If you are a first-time book author, getting your book published is a daunting task. In 2009, the global economy is a mess and the book publishing business is struggling. Some major publishers have announced they are acquiring a lot fewer new titles this year; some are going so far as to freeze new title acquisitions.
Retail book selling in America and Canada has been consolidating for years: a few large retail chains have come to dominate the landscape. These chains manage their book buying and inventory tightly: if a book does not sell a predetermined number of copies in a store in a short period of time, unsold copies are returned to the publisher and that book has effectively had its “time in the sun” — the chances of retail store buyers stocking the book again are very slim.
Fiction suffers more than non-fiction in the big-store retail environment: works of fiction need to prove thet belong on the shelf by making the number-crunchers happy right away, or their life on the retail shelf is counted in a small number of months. Non-fiction fares only slightly better in this new retail world where “turns” (sales per stock keeping item over time) are the all-important measure.
In a depressed econonomic climate the big chains have become more cautious than ever, placing smaller initial orders for new books and keeping their inventory levels very tight — they would rather be out of copies of a book for a few days, than find themselves carrying more copies than they can sell in a short time period.
As an aside: the tight inventory approach can be bad for everyone. Example: one copy of your book is all that a store carries. That copy gets stolen. The chain computer says the book is still there, so the stolen copy is not replaced and after a while the computer may call for a chain-wide return of that title to the publisher because in aggregate the retail turns the computer looks for were not achieved.
What to do
Now we have made you depressed, how do you, the author, get the attention of a publisher in this tough environment?
You could do the equivalent of spam, and send letters to every publisher whose address you can find. Bluntly, the chances of that working, and a genuine publisher getting back to you, are a lot worse than the chance you will be struck by lightening the next time you walk outside.
Writing a book takes a lot of time and effort. Put similar energy into finding a publisher. The first step is to do some research — look for publishers who publish the kind of book you are writing. Your local library probably carries a copy of the latest “Writers Market” guide from Publishers Weekly. The 2009 edition is a massive 1,184 pages. Other guides to publishers are likely also to be found in the reference section of your library. Ask a librariarn for help — remember, they too care about books. Or search the web, using phrases like “writers markets”.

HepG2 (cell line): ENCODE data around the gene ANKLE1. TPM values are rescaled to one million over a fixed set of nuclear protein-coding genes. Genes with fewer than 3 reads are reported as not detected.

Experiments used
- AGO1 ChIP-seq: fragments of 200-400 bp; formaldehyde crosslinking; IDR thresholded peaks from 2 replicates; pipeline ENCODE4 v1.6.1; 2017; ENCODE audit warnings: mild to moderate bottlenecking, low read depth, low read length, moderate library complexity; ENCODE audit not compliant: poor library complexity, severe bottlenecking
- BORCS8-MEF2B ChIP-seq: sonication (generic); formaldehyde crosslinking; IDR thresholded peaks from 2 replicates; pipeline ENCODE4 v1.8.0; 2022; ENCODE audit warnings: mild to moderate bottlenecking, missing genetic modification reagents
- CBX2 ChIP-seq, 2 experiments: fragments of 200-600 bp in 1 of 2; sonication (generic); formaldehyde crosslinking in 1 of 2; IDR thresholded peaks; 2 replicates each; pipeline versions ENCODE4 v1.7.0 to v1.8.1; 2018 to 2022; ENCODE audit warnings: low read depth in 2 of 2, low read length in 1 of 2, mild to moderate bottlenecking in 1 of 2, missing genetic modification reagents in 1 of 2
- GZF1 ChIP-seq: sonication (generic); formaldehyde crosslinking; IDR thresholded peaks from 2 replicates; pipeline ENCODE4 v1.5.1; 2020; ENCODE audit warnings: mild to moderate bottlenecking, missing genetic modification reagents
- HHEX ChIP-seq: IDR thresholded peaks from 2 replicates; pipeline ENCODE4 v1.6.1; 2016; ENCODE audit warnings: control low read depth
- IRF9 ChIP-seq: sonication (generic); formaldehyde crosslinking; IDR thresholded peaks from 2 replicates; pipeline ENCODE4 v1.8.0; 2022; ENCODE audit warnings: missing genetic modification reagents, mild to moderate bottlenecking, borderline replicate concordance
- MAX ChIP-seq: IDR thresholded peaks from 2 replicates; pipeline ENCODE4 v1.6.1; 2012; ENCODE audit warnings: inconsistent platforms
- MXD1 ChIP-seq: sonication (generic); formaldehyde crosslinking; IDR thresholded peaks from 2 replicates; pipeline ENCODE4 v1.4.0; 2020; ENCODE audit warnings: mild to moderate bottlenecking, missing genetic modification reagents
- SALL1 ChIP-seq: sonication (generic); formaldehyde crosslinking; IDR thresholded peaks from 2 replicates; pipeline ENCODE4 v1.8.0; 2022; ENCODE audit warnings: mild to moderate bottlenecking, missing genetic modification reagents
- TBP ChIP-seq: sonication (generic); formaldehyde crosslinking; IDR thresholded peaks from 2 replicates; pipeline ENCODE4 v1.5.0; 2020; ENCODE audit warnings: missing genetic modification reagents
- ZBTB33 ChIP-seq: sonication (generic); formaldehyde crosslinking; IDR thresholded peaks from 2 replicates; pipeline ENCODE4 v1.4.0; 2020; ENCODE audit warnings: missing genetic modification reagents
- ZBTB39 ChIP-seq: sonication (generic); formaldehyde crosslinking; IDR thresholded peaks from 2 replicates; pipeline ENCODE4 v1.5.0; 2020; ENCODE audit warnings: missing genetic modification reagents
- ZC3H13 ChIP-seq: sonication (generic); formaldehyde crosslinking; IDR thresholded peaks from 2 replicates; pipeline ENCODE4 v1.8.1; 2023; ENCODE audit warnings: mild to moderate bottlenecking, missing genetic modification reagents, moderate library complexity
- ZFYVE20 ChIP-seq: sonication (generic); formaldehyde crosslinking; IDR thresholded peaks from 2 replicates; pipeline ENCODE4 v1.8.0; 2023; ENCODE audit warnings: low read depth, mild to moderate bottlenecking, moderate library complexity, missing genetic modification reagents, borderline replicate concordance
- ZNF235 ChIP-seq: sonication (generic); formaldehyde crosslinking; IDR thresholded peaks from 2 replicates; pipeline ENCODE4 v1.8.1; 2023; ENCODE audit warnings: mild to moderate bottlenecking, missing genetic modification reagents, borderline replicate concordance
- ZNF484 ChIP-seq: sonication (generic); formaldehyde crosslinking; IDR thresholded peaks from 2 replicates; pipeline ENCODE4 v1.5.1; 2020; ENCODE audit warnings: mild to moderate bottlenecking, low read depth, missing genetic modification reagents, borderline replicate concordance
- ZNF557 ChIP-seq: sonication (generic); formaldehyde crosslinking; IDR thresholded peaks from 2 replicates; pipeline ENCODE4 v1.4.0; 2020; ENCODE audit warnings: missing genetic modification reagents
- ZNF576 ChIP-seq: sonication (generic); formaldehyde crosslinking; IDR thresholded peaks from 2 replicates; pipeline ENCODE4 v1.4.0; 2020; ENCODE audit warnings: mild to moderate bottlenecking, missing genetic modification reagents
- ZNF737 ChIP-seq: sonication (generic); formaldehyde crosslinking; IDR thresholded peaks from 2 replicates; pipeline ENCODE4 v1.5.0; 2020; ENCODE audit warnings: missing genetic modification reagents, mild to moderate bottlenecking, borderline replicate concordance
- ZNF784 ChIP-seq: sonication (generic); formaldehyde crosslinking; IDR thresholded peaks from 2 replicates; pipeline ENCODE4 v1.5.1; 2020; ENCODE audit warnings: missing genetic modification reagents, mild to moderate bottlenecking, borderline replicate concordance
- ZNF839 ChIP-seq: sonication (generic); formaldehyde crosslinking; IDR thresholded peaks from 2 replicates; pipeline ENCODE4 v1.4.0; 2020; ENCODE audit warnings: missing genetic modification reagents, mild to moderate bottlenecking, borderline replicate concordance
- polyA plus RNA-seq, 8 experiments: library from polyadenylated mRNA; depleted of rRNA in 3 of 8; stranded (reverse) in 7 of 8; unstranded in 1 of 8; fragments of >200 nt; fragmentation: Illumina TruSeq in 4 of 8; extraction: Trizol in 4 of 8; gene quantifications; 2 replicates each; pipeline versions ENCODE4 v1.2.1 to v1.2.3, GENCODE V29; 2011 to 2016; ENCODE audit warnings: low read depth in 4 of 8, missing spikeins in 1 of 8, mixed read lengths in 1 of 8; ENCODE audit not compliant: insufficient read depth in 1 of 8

Once your research has given you a list of publishers who sound like they might be interested in your book proposal, visit their websites. Look at the kinds of books the publisher is selling. Check to see if the publisher has a place on their website where they explain how to submit your book idea to them — read it!
Publishers are always looking for good, interesting new titles. Some years we may acquire fewer than other years, but if you have a book idea which fits with the kinds of books we publish, we will pay attention to your proposal.
If I already have a book in print that is highly similar to the one you are thinking of writing, chances are good that I do not want to publish your book. I have invested in the book I am already selling, so unless you have a really compelling argument for your book (telling me you think yours is better is not a compelling argument), I am probably not the first publisher you should contact.
Every publisher I know gets a huge number of book proposals every year. We get an average or about five every working day of the year, and we are a fairly small house. It takes us time to sort the “possibles” from the “not-so-possibles” that arrive in our in-trays. A quick response is rare — in most publishing houses, the “possibles” are looked at by more than one person before we respond.
I never cease to be amazed when I receive an interesting book proposal, and the only option for a reply is a cellphone number on the other side of the continent, or a mail drop at one of those mailbox companies. Give the publishers you approach lots of ways to contact you!
If a publisher expresses interest, respond! In the non-fiction arena, we tend to get lots of proposals for pretty similar books. It seems a lot of authors have more or less the same idea at about the same time. So if we like your idea and respond to your proposal, you are our preferred author at that moment. If we hear nothing in return, we will move on to another of the authors, assuming you have changed your mind, or got an offer elsewhere.
Different publishers approach book proposals from new authors differently; there is no one “standard” way to do it. We describe on our website what we want in a book proposal; most publishers have similar guidelines on their websites. Look at what each publisher wants, and try to tailor your proposal to their submission requirements, even if you happen to think the publisher’s requirements are odd. Sending an entire manuscript when a publisher wants a summary, for example, is not a good idea.